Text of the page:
This article is about preserving SEO during a Drupal to WordPress migration. It’s not about which platform is better. A web search will bring up many articles about the relative SEO merits of Drupal versus WordPress. I’ve found the best summary on that topic in a forum post by Drupal.org user and developer, John Birchall:
“The consensus that WordPress has better SEO is a guess…WordPress fans will guess one way, Drupal fans the other. In my opinion, WordPress SEO plugins work better for sites which are short on skill or time or money. If you want to give your clients hand-made quality, Drupal does rather a good job. This also goes for SEO. Nevertheless, lack of developer skill and client budget does sometimes mean we are better off simply ‘reheating’ and rolling out the wonderful prepackaged solutions available for WordPress.” (Slightly paraphrased for clarity.)
If you’re reading this post, I will assume that you’ve already decided to migrate your site to WordPress. Rather than re-hashing the Drupal versus WordPress SEO debate, I’ll focus on some technical details that affect your SEO efforts when migrating from Drupal to WordPress. First, let’s start with some basics.
Can I preserve my SEO during the migration?
The quick answer is, ‘Yes’. It is possible to preserve search engine optimisation during a migration. However, it can be easy to overlook the idea that you might end up with better SEO by revisiting your approach entirely. I’ve had site migrations where replicating optimisations from the Drupal version wouldn’t have made a significant impact in the business—or at the very least, where SEO was something that could be improved after the migration. If your site falls into this category, I would not recommend putting too much into preserving your Drupal optimisations. The money spent hiring me or anyone else may be better spent on improving the WordPress SEO after exporting your Drupal content.
There are some easy and low-cost approaches you can take such as:
- Using or building an SEO-friendly and responsive WordPress theme.
- Installing SEO WordPress plugins.
- Creating higher quality content.
- Improving page load times. WordPress is a lighter CMS so you should get this ‘out of the box’ but you can lose any gains if, for example, you replicate calls to third-party libraries.
Of course, you should consult an expert if you rely heavily on search traffic. Preserving SEO may be vital for your site but it’s worth making a conscious assessment about the investment needed.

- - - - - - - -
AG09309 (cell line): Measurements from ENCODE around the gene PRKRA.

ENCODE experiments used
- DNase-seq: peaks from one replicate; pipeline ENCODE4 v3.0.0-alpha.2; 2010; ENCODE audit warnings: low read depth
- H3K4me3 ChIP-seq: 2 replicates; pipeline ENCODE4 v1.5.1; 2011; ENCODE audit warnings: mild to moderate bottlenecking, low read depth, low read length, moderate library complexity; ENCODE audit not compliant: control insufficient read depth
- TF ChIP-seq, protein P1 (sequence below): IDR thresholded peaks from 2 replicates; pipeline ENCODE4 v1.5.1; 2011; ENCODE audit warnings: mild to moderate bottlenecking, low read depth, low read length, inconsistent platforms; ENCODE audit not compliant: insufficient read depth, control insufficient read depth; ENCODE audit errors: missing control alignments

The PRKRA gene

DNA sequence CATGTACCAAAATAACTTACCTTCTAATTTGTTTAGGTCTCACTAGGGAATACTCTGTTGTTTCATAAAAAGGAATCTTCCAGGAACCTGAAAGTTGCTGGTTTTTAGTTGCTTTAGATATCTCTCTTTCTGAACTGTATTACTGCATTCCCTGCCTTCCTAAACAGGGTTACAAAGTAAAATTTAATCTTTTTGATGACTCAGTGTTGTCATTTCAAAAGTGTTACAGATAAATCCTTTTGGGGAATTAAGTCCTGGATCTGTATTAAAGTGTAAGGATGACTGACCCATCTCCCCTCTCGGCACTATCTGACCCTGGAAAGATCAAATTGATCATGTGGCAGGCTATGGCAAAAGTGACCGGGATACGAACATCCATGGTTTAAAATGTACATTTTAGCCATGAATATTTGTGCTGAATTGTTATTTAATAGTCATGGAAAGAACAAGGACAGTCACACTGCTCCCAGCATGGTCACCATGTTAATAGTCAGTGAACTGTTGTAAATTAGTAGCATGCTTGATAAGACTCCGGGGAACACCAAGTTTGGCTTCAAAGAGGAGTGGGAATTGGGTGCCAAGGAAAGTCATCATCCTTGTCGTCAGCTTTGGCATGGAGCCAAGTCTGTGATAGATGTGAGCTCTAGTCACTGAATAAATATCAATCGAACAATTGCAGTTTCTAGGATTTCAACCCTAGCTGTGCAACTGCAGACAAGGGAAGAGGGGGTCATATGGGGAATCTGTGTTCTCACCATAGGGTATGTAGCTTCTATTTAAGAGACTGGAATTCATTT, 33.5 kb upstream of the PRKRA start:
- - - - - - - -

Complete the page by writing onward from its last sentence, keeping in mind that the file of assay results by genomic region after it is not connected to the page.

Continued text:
What kind of work is involved in preserving SEO?
The underlying differences between Drupal and WordPress mean preserving SEO often takes the bulk of a migration budget. The amount of work needed depends on what you’re trying to preserve. To give an example from a past migration project where SEO was vital, tasks included:
- Pre-migration auditing, mapping and analysing links on the Drupal site;
- Developing an SEO-friendly custom theme;
- Creating redirects for every URL that would change on WordPress;
- Ensuring we preserve on-page optimization for all high-value pages;
- Making further adjustments as directed by an SEO consultant after she analysed her webmaster tools.
Remember that SEO isn’t a one-time effort. The project needed multiple months of on-going work. Further, I was taking direction from the client’s SEO consultant who incurred her own separate fees. Thus the client allocated a sizeable budget for SEO alone. In his case it was worth the money because the Drupal site earned him many times that amount on revenue from search traffic. Minimising any negative impact on SEO after migrating to WordPress was a priority.
How much time and money you’ll need to allocate for your migration depends on a range of factors that are very specific to your site. You’ll only know after doing some in-depth analysis and documentation. Here’s an article on Search Engine Journal that I send to clients when they ask about the SEO impact of a CMS migration: How To Avoid SEO Disaster During a Website Redesign. It’s worth a read and afterwards you can think about how much SEO should play a part of your site migration project.
What exactly will affect SEO during a typical Drupal to WordPress migration? Here are a few SEO considerations to keep in mind for your migration project. It’s certainly not an exhaustive list but paying attention to these points should cover the basics.
A lot of the on-page SEO comes over as a natural side-effect of most content migration processes. For example, page titles, content keyword optimisation, sub-heading tags, image file names and internal linking are all embedded into the Drupal node content. These remain intact when the nodes are imported into WordPress, unless content cleaning or other manipulation is part of the project.
Other areas, such as URL structure, meta data and load speed will need work due to the differences of the two systems.
Off-site SEO will be unaffected by a CMS migration as long as you have the necessary redirects set up to catch URL changes for any backlinks. This is an effort that’s external to the site so not within the scope of this article.
Drupal aliases vs WordPress permalinks
URL structure is one of the SEO areas that will change after a CMS migration. A big part is because of some important differences between how Drupal and WordPress handle URLs. Drupal creates URLs using either the node ID or a URL alias stored in its database’s
url_alias table. Take a look at some sample entries.
You’ll see an entry for
node/28 associated with a URL alias
projects/april. This means that under Drupal, the page with node ID
28 can be accessed using either http://example.com/node/28 or http://example.com/projects/april. Not shown is that content can have multiple aliases. The site could therefore also have another entry
node/28 associated with URL alias
projects-april and yet another with